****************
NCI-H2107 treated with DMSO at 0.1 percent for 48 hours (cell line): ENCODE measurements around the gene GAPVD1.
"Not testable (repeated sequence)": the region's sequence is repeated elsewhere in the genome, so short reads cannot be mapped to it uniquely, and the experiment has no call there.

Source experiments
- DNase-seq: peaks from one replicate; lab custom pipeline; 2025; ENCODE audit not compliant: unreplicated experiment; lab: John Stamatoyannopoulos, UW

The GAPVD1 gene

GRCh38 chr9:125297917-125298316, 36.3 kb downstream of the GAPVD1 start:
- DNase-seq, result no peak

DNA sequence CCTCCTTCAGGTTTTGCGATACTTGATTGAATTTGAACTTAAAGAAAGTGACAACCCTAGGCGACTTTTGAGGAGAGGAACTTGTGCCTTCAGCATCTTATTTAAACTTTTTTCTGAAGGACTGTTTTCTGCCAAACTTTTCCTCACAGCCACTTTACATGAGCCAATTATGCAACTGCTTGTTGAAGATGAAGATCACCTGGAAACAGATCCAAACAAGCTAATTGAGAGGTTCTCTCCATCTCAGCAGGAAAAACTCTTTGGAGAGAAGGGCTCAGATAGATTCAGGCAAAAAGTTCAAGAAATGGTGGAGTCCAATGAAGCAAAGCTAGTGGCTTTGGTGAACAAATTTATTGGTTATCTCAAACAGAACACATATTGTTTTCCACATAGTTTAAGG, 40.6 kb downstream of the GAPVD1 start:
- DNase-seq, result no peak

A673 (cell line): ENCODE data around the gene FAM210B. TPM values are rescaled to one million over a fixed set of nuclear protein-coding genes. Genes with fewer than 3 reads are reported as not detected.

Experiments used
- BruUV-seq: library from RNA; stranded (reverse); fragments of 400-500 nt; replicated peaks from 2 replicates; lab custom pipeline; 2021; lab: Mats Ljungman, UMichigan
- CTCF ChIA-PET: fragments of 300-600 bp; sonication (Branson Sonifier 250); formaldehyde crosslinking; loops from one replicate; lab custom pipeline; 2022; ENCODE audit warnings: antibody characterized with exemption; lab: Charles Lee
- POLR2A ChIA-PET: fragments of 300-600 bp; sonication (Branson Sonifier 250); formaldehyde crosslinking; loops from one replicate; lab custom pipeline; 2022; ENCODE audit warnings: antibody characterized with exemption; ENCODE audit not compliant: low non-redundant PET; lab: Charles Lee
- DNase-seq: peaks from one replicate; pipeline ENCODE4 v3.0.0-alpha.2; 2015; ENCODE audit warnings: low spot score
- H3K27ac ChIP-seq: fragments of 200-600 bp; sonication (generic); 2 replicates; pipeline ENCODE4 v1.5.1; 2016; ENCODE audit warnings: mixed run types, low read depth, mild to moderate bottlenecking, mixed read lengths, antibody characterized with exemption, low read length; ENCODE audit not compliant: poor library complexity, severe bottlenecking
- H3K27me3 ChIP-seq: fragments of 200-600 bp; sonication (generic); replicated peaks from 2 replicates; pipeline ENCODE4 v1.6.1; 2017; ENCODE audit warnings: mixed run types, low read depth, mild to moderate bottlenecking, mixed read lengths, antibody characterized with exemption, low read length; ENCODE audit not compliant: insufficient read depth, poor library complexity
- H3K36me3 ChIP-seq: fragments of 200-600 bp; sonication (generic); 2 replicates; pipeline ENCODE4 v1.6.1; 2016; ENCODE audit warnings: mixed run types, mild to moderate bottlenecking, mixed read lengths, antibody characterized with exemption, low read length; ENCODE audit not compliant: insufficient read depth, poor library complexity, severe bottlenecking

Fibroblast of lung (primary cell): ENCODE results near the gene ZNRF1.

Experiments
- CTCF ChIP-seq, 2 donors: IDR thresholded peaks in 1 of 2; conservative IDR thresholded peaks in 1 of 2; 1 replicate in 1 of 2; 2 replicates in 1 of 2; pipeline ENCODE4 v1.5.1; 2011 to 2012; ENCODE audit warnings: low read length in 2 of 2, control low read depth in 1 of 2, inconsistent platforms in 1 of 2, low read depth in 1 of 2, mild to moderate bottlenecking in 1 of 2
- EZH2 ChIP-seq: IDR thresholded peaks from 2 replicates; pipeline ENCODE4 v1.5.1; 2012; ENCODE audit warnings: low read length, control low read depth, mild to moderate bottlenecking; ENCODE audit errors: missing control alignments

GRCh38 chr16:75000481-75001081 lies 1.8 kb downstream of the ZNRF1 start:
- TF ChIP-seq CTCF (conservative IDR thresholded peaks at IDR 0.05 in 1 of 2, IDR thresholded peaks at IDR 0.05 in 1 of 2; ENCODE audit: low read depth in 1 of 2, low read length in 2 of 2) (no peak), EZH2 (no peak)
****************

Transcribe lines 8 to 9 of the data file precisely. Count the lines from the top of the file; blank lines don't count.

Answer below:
DNA sequence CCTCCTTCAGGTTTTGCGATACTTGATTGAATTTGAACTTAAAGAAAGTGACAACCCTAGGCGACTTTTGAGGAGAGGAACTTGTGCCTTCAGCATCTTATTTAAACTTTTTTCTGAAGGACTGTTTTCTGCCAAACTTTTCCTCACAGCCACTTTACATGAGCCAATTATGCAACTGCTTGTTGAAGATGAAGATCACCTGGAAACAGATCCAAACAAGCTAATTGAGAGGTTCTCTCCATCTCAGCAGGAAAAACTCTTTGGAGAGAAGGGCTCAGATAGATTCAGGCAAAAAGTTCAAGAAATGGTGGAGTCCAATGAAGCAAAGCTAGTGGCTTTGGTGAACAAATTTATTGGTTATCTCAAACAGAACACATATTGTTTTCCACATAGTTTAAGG, 40.6 kb downstream of the GAPVD1 start:
- DNase-seq, result no peak